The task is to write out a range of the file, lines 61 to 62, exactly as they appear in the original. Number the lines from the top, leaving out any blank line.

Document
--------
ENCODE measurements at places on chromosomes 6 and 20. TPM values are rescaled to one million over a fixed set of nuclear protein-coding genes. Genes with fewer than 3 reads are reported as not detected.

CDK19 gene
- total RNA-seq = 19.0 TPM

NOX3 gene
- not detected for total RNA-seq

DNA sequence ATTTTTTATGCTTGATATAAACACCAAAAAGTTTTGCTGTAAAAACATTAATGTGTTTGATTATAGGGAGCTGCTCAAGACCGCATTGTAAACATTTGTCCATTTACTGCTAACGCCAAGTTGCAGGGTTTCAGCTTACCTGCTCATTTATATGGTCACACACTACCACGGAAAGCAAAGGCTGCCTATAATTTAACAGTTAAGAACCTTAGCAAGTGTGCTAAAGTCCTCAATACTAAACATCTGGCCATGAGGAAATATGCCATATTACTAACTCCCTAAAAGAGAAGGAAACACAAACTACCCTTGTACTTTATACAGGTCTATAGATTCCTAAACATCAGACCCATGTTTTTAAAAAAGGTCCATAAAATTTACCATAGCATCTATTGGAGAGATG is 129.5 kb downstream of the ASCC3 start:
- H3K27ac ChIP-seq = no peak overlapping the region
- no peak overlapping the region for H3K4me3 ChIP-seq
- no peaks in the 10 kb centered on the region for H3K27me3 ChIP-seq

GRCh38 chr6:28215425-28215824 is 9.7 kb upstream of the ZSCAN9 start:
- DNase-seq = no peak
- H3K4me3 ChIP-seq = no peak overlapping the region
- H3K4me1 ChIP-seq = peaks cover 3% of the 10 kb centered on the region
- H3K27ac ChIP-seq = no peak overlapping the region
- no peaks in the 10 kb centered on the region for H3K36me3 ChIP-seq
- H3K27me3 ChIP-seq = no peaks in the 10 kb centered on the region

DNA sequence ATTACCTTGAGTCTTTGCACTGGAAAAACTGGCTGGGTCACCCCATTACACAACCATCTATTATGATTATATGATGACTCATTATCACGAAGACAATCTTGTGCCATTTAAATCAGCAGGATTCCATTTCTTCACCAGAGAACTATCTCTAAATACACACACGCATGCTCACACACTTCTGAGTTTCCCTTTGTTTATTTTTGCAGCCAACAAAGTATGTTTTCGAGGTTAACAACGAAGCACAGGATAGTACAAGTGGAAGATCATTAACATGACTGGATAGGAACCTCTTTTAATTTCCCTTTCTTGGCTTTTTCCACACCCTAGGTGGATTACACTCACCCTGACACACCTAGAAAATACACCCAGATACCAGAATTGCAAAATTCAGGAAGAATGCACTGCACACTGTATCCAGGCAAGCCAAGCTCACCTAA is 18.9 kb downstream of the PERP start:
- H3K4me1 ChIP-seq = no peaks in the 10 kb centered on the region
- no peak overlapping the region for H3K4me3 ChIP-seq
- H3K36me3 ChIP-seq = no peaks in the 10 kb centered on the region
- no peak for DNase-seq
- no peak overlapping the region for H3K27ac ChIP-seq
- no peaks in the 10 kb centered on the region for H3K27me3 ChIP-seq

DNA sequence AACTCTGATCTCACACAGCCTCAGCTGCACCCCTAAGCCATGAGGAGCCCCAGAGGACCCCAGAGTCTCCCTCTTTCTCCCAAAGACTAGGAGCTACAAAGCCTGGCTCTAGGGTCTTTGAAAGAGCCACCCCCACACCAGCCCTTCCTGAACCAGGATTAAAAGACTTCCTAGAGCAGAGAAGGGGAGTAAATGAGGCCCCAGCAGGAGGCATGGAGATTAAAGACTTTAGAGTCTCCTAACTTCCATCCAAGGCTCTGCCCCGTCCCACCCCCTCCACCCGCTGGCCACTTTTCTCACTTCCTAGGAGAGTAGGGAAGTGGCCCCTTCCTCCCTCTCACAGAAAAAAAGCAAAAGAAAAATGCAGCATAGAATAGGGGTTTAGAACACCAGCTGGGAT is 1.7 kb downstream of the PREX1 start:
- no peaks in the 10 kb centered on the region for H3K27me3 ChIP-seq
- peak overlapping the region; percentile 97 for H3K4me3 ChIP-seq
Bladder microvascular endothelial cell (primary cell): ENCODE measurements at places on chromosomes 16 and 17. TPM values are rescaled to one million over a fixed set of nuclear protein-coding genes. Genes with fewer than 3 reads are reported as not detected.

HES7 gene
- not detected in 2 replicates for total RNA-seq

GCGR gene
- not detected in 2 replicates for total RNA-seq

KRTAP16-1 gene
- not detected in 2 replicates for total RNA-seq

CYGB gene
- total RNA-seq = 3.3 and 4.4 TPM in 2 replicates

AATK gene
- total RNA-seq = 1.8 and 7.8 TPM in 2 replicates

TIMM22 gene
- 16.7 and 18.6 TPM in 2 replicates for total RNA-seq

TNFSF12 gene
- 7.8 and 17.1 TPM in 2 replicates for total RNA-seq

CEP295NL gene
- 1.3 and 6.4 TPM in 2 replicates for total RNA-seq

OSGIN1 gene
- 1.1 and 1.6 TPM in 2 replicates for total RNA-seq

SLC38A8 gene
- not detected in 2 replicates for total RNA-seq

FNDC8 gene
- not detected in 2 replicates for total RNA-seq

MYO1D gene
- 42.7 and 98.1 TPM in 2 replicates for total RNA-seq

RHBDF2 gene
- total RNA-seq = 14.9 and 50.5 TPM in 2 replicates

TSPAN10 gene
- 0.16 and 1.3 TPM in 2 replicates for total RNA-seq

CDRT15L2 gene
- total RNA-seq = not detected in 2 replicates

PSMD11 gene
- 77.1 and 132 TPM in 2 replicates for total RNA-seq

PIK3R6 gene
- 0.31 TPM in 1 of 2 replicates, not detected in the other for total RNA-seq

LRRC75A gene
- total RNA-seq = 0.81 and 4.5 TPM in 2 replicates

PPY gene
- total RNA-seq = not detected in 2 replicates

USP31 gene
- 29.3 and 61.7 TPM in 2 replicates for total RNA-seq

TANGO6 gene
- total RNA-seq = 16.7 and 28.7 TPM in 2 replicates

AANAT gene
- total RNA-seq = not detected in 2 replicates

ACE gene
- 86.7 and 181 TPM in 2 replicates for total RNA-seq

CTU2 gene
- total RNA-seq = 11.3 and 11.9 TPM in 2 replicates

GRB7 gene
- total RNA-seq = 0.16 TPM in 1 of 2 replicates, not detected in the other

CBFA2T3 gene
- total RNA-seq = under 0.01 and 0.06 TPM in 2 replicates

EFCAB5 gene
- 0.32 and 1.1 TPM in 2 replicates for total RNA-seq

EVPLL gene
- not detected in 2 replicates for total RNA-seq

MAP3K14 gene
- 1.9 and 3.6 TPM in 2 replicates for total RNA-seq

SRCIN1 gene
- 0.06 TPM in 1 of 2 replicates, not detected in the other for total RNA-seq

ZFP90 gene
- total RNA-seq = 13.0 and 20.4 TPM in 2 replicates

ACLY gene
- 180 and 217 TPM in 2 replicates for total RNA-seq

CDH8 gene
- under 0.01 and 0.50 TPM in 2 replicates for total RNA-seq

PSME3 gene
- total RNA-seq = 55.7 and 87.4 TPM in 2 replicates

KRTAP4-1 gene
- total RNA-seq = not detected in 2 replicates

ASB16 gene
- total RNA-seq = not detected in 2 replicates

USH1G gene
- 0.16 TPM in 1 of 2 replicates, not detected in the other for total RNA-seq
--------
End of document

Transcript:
- 0.31 TPM in 1 of 2 replicates, not detected in the other for total RNA-seq

LRRC75A gene